i carry your heart with me(i carry it in
my heart)i am never without it(anywhere
i go you go,my dear;and whatever is done
by only me is your doing,my darling)

The speaker opens the poem with this quatrain, where they describe the radical sense of intimacy they share with their beloved. The opening line, which gives the poem its title, puts forward an image that initially seems very conventional for a poem about romantic love. But when read more closely, the speaker isn’t simply saying they keep the thought of their beloved in their heart. Instead, they say that they carry their beloved’s heart inside their own heart. Such an image of one heart carrying another suggests a profound sense of intimacy. The speaker expands on this intimacy in the following lines, where they explain the connection that binds them to their beloved, even when apart. This connection is so powerful that it seems to blur the distinction between the two people involved in the romantic partnership. The distinction becomes so murky that individual agency is no longer discernible. This is what the speaker indicates when they say, “whatever is done / by only me is your doing,my darling.”

and it’s you are whatever a moon has always meant
and whatever a sun will always sing is you

These lines appear at the end of the second quatrain (lines 8–9). In the first part of the quatrain, the speaker renounces the ordinary world. In the second part, the speaker indicates their preferences for a cosmic realm that’s under the sway of lunar and solar energies—energies that they associate with their beloved. But the speaker doesn’t simply compare their beloved to the moon and the sun. Instead, they liken their beloved to the mysterious nature of these celestial bodies. The key word here is “whatever.” Whatever it is a moon might mean, its meaning “[is] you.” Similarly, whatever it is a sun might sing, its singing “is you.” Put less obscurely, the speaker seems to be saying that their beloved has an air of mystery about them. This air of mystery is attractive, perhaps because the forces at work in the attraction aren’t completely clear. Thus, whatever it is that’s so special about their beloved, it inescapably draws the speaker in.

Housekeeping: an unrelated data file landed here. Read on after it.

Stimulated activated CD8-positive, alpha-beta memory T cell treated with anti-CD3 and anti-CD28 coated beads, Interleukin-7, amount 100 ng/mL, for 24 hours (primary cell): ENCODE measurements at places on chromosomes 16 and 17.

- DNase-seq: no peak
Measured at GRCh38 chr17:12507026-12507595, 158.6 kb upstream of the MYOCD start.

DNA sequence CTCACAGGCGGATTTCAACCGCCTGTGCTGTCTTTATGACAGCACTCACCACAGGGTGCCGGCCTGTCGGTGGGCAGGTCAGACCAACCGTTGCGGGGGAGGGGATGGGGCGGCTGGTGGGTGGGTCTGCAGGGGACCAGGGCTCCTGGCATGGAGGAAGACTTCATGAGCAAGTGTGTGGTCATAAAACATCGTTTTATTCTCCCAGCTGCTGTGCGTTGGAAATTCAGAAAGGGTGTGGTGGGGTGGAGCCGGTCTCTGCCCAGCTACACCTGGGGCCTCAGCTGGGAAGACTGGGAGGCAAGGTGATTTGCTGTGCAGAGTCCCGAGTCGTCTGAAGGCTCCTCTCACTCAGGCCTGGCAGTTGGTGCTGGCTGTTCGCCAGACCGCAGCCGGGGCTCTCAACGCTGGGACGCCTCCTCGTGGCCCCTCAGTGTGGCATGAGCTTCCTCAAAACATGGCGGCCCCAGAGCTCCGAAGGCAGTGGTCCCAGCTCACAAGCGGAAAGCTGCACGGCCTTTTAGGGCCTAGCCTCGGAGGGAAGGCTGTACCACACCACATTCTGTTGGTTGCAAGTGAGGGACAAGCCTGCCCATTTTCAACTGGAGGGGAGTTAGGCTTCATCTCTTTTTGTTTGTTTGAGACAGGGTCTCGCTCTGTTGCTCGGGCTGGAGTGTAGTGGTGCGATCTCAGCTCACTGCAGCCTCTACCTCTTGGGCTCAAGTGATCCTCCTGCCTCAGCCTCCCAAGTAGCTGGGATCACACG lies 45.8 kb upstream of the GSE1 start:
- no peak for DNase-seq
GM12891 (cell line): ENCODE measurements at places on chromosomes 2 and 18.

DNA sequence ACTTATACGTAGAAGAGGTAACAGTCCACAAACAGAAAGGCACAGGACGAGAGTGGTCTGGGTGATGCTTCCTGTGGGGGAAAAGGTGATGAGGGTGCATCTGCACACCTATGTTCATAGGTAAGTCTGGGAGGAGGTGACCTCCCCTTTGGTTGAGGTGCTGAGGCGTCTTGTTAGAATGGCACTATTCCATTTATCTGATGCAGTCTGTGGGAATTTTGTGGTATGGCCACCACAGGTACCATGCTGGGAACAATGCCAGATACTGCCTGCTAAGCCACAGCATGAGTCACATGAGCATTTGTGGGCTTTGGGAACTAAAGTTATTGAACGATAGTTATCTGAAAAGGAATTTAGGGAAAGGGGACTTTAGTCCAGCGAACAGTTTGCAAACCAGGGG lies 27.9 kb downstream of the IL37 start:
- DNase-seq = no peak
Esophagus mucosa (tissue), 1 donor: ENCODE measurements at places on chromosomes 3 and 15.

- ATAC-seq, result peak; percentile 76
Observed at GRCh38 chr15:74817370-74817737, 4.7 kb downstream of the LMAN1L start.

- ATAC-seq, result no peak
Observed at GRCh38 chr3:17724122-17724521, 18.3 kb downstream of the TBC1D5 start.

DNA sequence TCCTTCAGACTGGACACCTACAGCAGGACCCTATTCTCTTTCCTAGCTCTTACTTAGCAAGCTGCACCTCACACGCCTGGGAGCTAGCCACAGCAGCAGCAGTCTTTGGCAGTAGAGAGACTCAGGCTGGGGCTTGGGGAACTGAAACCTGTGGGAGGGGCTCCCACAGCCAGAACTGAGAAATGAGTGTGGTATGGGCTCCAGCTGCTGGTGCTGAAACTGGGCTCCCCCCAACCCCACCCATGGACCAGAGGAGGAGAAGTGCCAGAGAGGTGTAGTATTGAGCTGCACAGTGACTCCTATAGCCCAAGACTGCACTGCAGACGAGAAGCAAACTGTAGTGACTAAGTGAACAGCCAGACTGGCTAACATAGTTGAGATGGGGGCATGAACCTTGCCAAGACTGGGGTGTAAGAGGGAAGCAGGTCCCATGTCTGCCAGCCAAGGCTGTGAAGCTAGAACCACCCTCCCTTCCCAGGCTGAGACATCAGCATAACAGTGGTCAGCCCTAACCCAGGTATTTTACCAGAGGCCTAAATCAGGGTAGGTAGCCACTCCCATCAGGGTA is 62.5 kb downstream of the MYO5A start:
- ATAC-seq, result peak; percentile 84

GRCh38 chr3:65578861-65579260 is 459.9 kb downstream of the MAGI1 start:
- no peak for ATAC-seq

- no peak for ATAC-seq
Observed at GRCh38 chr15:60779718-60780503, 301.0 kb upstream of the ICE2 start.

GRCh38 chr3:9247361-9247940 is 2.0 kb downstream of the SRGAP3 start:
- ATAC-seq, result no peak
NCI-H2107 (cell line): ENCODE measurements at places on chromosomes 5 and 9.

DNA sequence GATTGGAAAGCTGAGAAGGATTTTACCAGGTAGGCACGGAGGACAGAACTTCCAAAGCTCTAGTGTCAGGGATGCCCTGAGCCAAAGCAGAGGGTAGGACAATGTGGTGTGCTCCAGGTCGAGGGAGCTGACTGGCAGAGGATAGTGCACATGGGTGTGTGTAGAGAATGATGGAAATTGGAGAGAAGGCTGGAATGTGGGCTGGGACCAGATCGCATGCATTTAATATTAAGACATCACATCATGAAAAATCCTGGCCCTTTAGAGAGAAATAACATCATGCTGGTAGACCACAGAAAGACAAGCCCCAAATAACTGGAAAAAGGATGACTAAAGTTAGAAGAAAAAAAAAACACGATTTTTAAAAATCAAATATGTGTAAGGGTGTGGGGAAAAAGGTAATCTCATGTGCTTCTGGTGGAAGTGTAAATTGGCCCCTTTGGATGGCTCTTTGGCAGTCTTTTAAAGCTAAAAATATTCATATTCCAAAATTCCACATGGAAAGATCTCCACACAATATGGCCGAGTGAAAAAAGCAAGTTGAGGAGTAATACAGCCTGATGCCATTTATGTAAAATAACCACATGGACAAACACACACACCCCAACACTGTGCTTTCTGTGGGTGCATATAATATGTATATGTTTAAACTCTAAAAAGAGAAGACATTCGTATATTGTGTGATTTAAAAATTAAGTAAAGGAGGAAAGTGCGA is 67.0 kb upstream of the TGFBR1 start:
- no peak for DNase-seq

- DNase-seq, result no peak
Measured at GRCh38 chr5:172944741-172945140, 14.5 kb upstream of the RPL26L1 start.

here is the deepest secret nobody knows
(here is the root of the root and the bud of the bud
and the sky of the sky of a tree called life;which grows
higher than soul can hope or mind can hide)
and this is the wonder that's keeping the stars apart

This passage forms the last main section of the poem (lines 10–14). This section develops the theme of mystery that the speaker introduced in the previous stanza, where they spoke of the celestial influence of the sun and the moon. Here, the speaker reframes cosmic mystery in terms of “the deepest secret nobody knows.” As if to explain what they mean by this, the speaker inserts a long parenthetical digression. This digression is surprising for the way it turns from the vast scale of the cosmos to the more intimate scale of earthly entities like roots and buds. Evidently, “the deepest secret” of the universe resides in the humblest of forms. However, to unveil the mystery of this secret, we must look beyond mere appearances and learn to sense the very essences of things. This is why the speaker doesn’t simply speak of “the root,” but rather emphasizes “the root of the root.” Such an understanding of the essences of things illuminates the reality of “wonder,” which is the force that regulates the whole universe and “keep[s] the stars apart.” As the speaker contemplates these cosmic mysteries, the love they profess for their beloved arguably becomes more spiritual than romantic.